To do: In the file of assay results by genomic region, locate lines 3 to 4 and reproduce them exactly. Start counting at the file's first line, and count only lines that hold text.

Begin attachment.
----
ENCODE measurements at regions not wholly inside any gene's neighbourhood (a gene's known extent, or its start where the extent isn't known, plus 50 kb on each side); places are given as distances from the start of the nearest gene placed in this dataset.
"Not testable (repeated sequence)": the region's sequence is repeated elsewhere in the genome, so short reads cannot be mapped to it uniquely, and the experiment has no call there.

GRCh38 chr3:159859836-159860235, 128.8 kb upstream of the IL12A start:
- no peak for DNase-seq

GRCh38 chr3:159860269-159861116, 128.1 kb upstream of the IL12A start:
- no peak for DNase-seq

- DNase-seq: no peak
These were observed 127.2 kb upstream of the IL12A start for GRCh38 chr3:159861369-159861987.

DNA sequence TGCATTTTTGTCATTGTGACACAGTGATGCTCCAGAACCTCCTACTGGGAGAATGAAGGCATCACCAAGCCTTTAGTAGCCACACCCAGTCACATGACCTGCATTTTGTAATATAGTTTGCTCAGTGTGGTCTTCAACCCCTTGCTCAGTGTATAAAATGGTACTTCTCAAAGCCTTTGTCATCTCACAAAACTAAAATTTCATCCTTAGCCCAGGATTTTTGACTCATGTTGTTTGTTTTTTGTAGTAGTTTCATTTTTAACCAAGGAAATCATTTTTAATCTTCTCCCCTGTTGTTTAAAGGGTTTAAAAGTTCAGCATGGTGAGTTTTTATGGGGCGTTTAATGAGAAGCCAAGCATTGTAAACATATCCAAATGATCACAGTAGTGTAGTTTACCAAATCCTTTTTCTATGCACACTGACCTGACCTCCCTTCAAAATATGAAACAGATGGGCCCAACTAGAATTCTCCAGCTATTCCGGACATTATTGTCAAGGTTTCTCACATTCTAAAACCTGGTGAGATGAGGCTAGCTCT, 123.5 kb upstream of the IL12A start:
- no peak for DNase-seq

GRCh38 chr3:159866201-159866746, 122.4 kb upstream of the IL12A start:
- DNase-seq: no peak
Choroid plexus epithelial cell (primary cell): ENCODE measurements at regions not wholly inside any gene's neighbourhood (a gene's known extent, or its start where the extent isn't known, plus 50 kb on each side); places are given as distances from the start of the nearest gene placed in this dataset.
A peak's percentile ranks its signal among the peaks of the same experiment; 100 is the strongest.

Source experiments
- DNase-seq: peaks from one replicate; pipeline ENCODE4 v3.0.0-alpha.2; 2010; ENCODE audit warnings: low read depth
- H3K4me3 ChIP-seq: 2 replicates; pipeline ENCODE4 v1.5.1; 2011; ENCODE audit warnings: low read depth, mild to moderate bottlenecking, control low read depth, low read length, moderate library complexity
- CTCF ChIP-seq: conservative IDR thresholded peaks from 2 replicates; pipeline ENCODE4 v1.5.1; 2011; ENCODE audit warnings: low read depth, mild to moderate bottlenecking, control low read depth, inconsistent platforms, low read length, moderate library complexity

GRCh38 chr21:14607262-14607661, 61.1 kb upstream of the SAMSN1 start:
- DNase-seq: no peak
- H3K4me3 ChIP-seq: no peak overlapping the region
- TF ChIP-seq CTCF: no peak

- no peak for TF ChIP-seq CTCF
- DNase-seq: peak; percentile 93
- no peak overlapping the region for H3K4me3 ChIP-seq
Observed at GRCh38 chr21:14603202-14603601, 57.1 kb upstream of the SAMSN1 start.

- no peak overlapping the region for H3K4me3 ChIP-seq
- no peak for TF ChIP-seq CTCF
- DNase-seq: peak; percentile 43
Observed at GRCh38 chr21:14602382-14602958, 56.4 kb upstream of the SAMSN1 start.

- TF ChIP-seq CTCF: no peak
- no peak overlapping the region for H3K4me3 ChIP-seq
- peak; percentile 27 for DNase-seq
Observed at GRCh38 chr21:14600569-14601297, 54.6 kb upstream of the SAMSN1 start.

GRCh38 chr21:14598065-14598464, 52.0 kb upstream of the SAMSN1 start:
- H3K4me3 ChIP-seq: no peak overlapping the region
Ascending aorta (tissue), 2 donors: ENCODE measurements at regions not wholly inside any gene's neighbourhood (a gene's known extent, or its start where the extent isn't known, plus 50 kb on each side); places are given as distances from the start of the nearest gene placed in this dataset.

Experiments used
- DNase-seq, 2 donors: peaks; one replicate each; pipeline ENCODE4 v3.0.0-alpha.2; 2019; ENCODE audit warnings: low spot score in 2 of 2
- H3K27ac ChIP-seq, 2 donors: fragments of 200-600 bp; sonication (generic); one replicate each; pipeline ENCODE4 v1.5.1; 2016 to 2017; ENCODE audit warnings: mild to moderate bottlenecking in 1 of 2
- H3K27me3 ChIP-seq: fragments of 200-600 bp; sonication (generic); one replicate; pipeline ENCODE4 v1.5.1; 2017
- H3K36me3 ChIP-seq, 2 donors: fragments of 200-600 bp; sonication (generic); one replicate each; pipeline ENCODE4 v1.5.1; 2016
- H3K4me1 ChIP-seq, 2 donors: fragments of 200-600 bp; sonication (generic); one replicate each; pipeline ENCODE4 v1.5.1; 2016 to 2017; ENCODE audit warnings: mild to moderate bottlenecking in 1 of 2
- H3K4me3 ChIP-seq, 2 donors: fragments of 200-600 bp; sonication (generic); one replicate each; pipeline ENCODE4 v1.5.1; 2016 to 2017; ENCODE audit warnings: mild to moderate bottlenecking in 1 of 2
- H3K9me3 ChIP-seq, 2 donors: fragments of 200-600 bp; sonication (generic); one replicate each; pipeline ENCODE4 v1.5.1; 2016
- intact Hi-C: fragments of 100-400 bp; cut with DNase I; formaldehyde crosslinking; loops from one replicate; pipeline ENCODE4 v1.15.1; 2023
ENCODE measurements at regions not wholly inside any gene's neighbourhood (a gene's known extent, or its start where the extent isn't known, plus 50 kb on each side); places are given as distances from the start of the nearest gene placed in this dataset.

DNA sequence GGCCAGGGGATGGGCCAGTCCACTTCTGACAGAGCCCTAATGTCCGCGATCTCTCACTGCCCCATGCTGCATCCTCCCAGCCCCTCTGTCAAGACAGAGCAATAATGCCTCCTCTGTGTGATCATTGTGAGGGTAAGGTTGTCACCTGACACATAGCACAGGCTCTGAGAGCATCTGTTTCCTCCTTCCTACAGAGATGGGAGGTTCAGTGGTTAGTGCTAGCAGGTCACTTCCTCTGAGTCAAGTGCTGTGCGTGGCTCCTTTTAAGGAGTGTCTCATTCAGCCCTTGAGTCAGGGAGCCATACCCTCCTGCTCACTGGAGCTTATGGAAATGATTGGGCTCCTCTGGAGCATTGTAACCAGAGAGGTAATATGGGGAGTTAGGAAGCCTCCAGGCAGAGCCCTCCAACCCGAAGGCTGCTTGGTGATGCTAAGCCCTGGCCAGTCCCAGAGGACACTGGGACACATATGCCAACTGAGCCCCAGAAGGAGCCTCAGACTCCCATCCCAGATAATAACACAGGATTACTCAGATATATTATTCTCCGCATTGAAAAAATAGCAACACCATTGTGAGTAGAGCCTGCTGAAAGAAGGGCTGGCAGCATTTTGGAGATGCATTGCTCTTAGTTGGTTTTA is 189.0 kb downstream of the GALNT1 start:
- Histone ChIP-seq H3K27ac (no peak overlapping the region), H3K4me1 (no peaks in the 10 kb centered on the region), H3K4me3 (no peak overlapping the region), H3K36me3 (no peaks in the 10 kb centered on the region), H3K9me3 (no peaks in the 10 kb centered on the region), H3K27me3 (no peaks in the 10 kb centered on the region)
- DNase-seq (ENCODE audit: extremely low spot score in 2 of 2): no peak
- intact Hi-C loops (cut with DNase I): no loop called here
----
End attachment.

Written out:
GRCh38 chr3:159859836-159860235, 128.8 kb upstream of the IL12A start:
- no peak for DNase-seq